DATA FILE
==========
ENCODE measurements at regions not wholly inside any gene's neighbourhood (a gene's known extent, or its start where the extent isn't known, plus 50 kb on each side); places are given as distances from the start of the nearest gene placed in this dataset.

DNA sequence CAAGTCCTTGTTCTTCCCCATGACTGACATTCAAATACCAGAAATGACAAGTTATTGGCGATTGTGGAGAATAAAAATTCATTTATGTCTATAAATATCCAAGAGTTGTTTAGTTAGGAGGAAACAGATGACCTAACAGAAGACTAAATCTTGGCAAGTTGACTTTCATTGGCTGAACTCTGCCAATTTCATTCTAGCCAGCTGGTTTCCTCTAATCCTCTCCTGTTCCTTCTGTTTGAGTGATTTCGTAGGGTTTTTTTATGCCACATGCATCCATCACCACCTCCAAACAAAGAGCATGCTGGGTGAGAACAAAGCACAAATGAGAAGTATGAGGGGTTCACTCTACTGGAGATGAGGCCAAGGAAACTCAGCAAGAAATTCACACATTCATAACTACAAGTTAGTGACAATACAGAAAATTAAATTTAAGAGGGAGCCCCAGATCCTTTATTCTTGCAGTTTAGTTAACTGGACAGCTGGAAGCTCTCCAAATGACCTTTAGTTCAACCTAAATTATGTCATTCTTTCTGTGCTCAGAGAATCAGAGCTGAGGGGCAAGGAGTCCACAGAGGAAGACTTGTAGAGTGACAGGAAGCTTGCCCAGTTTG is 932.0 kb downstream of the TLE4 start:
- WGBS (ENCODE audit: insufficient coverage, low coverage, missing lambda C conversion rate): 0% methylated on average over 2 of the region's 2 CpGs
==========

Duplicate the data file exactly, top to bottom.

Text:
ENCODE measurements at regions not wholly inside any gene's neighbourhood (a gene's known extent, or its start where the extent isn't known, plus 50 kb on each side); places are given as distances from the start of the nearest gene placed in this dataset.

DNA sequence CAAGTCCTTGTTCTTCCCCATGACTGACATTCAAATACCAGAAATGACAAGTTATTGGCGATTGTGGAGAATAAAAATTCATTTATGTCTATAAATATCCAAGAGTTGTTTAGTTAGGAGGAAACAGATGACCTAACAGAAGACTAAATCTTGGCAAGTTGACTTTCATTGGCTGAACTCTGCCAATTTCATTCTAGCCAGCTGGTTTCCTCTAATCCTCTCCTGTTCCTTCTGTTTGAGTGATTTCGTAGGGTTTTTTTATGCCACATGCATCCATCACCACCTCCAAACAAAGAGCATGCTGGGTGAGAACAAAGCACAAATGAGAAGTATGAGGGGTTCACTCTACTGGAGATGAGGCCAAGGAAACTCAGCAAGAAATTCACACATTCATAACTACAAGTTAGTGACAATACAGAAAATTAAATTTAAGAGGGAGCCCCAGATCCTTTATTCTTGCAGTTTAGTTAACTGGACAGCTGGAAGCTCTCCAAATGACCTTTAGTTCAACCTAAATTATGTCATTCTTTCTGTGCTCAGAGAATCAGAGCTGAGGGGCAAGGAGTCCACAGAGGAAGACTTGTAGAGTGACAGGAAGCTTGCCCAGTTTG is 932.0 kb downstream of the TLE4 start:
- WGBS (ENCODE audit: insufficient coverage, low coverage, missing lambda C conversion rate): 0% methylated on average over 2 of the region's 2 CpGs